The Aspen policy covers costs arising from property damage and defines “property damage” as physical injury to tangible property of a third party.  The term “third party” is defined as any company, entity, or human being other than an insured.  There was no dispute that the damage to the JBRs was physical injury to tangible property.  However, Aspen attempted to argue that because the policy names AEP as an additional insured, AEP cannot be a third party.  The Court rejected this argument for two reasons.  First, AEP is an additional insured only with respect to liability for property damage arising out of operations performed by the named Insured.  In this case, the work performed by a subcontractor, MTI, not by the named insured, B&V, caused the damages.  Second, the policy contains a “separation of insureds” condition, which provides that the policy applies separately to each insured against whom claim is made or suit is brought.  Its purpose is to preserve coverage for damage claims made by one insured against another.  Thus, when AEP claimed damages against B&V, the separation of insureds clause rendered AEP a third party with respect to its claims for property damage against B&V.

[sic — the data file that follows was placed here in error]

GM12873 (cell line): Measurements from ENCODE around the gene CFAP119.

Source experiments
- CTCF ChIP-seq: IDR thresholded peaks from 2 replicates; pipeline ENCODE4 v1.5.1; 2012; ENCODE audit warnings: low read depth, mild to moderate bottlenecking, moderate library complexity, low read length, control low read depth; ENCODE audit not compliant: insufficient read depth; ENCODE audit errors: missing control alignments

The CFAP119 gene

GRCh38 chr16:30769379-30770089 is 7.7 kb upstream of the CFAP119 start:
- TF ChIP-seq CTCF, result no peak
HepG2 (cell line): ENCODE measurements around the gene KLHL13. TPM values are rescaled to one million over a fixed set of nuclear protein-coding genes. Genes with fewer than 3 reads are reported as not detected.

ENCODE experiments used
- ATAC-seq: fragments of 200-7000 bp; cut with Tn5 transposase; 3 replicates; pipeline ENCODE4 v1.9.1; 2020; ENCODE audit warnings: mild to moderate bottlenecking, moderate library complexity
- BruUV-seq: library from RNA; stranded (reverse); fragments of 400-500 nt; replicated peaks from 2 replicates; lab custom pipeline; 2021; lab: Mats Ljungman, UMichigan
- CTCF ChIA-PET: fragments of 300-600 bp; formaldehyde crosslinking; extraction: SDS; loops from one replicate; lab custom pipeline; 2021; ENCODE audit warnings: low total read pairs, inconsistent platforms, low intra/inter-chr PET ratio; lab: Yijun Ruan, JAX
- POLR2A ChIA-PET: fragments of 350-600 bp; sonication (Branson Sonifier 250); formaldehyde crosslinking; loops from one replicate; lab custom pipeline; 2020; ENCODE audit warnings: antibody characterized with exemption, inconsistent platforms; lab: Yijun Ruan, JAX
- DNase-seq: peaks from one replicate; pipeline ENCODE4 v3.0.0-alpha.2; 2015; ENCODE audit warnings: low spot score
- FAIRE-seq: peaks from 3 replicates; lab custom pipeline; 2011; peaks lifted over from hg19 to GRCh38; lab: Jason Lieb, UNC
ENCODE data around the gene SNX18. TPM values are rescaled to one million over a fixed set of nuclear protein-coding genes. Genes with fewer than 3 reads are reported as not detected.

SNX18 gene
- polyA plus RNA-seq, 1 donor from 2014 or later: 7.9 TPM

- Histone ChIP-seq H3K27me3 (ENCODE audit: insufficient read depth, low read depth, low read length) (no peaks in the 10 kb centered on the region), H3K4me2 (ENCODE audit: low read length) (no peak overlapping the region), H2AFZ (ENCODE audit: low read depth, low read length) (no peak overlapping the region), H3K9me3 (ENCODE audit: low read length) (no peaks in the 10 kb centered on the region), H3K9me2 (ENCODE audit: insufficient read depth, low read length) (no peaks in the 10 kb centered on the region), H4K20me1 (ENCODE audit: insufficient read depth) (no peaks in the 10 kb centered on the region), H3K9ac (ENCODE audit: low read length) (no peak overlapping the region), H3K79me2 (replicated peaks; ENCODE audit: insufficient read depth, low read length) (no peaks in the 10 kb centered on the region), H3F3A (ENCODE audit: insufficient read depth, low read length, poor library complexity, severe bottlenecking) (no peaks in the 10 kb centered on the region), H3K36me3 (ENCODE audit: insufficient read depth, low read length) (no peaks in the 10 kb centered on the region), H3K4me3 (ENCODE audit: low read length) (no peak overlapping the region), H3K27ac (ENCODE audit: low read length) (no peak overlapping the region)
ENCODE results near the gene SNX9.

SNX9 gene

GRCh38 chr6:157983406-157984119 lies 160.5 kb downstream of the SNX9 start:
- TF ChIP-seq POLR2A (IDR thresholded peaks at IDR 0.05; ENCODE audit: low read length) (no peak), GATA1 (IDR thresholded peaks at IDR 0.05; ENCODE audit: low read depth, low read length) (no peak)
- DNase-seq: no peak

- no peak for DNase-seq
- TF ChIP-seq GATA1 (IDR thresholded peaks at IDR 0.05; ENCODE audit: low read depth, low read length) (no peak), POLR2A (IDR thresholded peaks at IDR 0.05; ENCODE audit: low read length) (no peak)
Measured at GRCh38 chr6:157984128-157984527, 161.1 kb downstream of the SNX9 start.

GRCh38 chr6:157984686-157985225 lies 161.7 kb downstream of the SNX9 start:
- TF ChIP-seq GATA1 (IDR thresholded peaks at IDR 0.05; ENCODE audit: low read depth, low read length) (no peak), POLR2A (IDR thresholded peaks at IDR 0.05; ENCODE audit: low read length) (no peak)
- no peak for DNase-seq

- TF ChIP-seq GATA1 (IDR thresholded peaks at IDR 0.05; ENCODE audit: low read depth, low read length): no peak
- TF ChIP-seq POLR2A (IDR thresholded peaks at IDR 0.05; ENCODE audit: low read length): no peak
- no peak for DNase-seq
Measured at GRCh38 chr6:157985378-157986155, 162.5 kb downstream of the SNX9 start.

In light of the above, the Court of Appeals concluded that the property damage to the JBRs constituted an “occurrence” under the Aspen policy.  The Court noted that holding otherwise would violate the New York Court of Appeal’s rule against surplusage.  Interpreting “occurrence” to exclude the damages at issue in this matter would render several policy provisions meaningless in violation of New York contract interpretation rules. 

     

    After determining that the damages at issue constituted an “occurrence”, the Court examined the “Your Work” exclusion and the “subcontractor exception.”  The “Your Work” exclusion excludes coverage for property damage to the insured’s own completed work.  The exception to the “Your Work” exclusion states that the exclusion does not apply if the damaged work or the work out of which the damage arises was performed on your behalf by a subcontractor.  Interpreting “occurrence” to exclude the damages at issue would render these provisions superfluous as it would be redundant to say the policy does not cover property damage to B&V’s own work if the definition of “occurrence” preemptively precludes coverage for such damages in the first instance.  Similarly, there would be no reason for the policy to state that it covers damages to the insured’s work when the damaged work was performed by a subcontractor if the basic insuring agreement does not encompass such damages.   Accordingly, the Court found that the only way the “Your Work” exclusion and the “subcontractor exception” have any effect is if poor workmanship may be an occurrence under standard CGL policies.